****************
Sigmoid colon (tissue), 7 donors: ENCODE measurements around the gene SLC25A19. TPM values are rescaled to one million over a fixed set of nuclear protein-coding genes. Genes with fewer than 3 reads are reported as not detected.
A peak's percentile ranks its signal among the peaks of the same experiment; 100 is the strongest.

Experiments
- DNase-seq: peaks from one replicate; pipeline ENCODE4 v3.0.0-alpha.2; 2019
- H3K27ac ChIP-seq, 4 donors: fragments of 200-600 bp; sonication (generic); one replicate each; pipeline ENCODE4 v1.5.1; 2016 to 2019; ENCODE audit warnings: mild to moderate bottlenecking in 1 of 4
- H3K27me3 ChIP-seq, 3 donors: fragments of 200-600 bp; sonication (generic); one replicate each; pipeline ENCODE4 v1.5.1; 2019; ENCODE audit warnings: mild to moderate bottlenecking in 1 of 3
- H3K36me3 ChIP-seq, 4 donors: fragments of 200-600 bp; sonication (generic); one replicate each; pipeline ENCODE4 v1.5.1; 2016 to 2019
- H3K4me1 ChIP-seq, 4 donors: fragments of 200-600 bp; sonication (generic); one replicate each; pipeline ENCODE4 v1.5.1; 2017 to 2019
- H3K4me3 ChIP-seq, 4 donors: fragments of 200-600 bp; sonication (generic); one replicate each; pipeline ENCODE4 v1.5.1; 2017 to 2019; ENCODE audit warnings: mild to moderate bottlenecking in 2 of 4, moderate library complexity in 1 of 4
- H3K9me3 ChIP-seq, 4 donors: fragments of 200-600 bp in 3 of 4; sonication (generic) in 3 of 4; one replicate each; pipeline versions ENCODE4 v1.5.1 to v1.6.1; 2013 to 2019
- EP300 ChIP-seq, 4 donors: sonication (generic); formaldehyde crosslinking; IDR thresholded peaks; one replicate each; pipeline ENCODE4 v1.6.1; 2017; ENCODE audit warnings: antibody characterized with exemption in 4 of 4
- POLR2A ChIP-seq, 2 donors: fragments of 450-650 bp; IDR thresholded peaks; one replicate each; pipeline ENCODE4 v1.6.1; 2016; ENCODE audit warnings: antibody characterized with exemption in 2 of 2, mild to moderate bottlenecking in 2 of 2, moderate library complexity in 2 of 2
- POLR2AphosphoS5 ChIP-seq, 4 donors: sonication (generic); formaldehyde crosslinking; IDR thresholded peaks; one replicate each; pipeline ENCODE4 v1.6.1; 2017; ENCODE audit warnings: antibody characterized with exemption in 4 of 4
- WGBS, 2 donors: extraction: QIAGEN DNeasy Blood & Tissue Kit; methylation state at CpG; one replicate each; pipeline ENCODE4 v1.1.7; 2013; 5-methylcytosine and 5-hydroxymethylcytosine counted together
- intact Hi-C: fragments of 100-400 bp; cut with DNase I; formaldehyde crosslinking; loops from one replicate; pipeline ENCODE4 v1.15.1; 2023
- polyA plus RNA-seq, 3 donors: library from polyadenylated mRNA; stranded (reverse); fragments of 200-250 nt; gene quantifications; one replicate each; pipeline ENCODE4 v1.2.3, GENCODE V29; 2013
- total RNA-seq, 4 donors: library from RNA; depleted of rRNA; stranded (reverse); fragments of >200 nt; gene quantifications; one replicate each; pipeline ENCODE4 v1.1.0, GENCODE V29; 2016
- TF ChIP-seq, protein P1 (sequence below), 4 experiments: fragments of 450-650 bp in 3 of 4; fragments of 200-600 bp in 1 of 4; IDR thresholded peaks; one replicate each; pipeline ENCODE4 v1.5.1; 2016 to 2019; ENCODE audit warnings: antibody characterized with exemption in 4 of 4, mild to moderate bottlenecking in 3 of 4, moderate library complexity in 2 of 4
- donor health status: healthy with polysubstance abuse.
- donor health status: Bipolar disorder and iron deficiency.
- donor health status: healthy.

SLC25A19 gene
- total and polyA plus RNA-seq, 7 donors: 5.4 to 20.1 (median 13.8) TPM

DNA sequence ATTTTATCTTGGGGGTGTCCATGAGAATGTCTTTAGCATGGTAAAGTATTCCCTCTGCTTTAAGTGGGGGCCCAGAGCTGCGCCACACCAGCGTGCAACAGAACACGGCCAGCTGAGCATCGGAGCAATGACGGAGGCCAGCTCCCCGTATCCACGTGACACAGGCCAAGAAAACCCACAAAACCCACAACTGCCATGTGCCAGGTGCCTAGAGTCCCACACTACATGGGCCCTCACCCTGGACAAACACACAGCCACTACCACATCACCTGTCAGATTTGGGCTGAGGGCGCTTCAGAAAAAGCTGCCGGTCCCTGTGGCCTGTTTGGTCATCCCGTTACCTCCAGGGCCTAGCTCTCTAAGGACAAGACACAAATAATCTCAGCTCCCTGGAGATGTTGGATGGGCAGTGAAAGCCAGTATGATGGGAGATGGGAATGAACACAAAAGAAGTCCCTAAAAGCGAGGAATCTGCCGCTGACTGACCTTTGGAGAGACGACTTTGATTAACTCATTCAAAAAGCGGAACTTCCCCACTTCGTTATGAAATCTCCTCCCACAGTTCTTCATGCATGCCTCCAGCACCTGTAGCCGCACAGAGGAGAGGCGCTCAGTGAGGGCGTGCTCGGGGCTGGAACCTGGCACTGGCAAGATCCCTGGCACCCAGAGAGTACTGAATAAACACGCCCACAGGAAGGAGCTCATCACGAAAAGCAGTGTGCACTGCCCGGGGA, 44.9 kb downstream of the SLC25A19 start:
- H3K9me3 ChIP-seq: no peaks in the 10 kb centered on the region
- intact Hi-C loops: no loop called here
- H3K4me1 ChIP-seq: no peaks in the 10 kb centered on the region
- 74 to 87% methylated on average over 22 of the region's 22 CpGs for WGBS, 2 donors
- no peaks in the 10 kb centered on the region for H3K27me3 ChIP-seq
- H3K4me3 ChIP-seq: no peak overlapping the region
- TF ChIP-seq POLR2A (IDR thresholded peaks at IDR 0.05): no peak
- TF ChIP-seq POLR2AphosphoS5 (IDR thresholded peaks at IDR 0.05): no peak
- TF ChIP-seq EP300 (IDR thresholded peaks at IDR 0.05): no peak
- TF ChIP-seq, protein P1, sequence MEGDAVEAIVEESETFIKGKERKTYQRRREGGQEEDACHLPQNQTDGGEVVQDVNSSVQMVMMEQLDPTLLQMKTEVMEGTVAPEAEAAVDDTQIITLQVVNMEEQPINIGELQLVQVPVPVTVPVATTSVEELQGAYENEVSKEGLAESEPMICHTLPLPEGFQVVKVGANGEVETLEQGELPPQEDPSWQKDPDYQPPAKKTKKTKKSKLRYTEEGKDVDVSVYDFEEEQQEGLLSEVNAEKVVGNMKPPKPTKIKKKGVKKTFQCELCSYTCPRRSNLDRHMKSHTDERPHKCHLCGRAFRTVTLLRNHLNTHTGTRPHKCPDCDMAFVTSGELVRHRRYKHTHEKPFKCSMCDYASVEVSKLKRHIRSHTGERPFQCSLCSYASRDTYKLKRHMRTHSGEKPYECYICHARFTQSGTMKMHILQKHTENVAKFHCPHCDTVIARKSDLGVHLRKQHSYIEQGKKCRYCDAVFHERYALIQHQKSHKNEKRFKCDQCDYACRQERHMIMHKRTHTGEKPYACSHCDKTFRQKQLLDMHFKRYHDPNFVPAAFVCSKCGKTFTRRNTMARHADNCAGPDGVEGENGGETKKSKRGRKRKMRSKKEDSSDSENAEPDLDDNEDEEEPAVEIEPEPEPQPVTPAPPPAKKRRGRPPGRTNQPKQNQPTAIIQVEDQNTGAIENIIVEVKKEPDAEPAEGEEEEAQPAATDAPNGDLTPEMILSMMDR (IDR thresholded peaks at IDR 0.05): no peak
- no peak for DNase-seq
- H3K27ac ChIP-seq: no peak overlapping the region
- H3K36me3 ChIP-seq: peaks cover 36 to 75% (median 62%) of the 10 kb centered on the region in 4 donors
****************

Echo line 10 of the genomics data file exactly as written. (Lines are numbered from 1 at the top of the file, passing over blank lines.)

- H3K9me3 ChIP-seq, 4 donors: fragments of 200-600 bp in 3 of 4; sonication (generic) in 3 of 4; one replicate each; pipeline versions ENCODE4 v1.5.1 to v1.6.1; 2013 to 2019